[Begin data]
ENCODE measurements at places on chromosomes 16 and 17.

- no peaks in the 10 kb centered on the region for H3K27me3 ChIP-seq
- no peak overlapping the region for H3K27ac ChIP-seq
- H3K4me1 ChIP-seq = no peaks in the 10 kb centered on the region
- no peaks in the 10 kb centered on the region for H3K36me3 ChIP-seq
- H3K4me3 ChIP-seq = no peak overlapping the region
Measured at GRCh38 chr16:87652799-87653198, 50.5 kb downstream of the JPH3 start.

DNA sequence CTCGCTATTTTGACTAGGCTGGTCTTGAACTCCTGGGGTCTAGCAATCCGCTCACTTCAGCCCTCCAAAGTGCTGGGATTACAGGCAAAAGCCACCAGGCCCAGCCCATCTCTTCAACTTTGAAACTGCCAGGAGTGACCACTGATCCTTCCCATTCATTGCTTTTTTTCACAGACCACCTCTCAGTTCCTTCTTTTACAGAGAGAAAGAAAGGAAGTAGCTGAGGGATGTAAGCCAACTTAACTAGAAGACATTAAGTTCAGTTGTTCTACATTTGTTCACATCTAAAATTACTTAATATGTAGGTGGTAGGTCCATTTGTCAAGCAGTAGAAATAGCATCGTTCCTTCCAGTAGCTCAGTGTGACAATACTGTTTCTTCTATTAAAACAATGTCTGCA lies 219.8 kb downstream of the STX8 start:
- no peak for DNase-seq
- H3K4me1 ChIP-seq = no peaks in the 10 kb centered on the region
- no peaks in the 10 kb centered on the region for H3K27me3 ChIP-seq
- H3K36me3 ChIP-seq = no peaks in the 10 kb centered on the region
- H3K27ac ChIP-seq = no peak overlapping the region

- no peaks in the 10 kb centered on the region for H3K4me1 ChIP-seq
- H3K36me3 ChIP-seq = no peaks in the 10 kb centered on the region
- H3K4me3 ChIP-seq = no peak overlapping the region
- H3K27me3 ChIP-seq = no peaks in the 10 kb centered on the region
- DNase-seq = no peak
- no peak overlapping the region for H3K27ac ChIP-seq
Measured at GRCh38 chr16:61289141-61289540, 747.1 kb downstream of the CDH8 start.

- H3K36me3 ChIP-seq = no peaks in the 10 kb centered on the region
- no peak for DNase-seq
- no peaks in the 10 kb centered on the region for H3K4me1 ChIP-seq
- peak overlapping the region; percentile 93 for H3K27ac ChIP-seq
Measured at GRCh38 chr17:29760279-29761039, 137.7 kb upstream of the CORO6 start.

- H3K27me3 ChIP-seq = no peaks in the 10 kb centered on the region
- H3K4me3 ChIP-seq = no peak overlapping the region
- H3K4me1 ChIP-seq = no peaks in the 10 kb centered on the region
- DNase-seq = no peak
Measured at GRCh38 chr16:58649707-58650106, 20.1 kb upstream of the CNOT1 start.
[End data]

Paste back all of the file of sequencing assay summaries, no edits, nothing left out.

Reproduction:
ENCODE measurements at places on chromosomes 16 and 17.

- no peaks in the 10 kb centered on the region for H3K27me3 ChIP-seq
- no peak overlapping the region for H3K27ac ChIP-seq
- H3K4me1 ChIP-seq = no peaks in the 10 kb centered on the region
- no peaks in the 10 kb centered on the region for H3K36me3 ChIP-seq
- H3K4me3 ChIP-seq = no peak overlapping the region
Measured at GRCh38 chr16:87652799-87653198, 50.5 kb downstream of the JPH3 start.

DNA sequence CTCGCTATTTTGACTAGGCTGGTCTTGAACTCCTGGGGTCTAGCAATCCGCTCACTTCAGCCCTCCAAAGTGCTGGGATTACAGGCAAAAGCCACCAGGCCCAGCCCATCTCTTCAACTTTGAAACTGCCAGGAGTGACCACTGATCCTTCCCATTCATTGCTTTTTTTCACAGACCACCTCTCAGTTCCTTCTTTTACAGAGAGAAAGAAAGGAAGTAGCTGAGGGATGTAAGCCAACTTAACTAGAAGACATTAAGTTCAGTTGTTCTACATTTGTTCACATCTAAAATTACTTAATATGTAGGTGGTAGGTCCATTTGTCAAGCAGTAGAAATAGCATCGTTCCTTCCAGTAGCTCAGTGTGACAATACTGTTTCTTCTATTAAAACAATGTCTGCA lies 219.8 kb downstream of the STX8 start:
- no peak for DNase-seq
- H3K4me1 ChIP-seq = no peaks in the 10 kb centered on the region
- no peaks in the 10 kb centered on the region for H3K27me3 ChIP-seq
- H3K36me3 ChIP-seq = no peaks in the 10 kb centered on the region
- H3K27ac ChIP-seq = no peak overlapping the region

- no peaks in the 10 kb centered on the region for H3K4me1 ChIP-seq
- H3K36me3 ChIP-seq = no peaks in the 10 kb centered on the region
- H3K4me3 ChIP-seq = no peak overlapping the region
- H3K27me3 ChIP-seq = no peaks in the 10 kb centered on the region
- DNase-seq = no peak
- no peak overlapping the region for H3K27ac ChIP-seq
Measured at GRCh38 chr16:61289141-61289540, 747.1 kb downstream of the CDH8 start.

- H3K36me3 ChIP-seq = no peaks in the 10 kb centered on the region
- no peak for DNase-seq
- no peaks in the 10 kb centered on the region for H3K4me1 ChIP-seq
- peak overlapping the region; percentile 93 for H3K27ac ChIP-seq
Measured at GRCh38 chr17:29760279-29761039, 137.7 kb upstream of the CORO6 start.

- H3K27me3 ChIP-seq = no peaks in the 10 kb centered on the region
- H3K4me3 ChIP-seq = no peak overlapping the region
- H3K4me1 ChIP-seq = no peaks in the 10 kb centered on the region
- DNase-seq = no peak
Measured at GRCh38 chr16:58649707-58650106, 20.1 kb upstream of the CNOT1 start.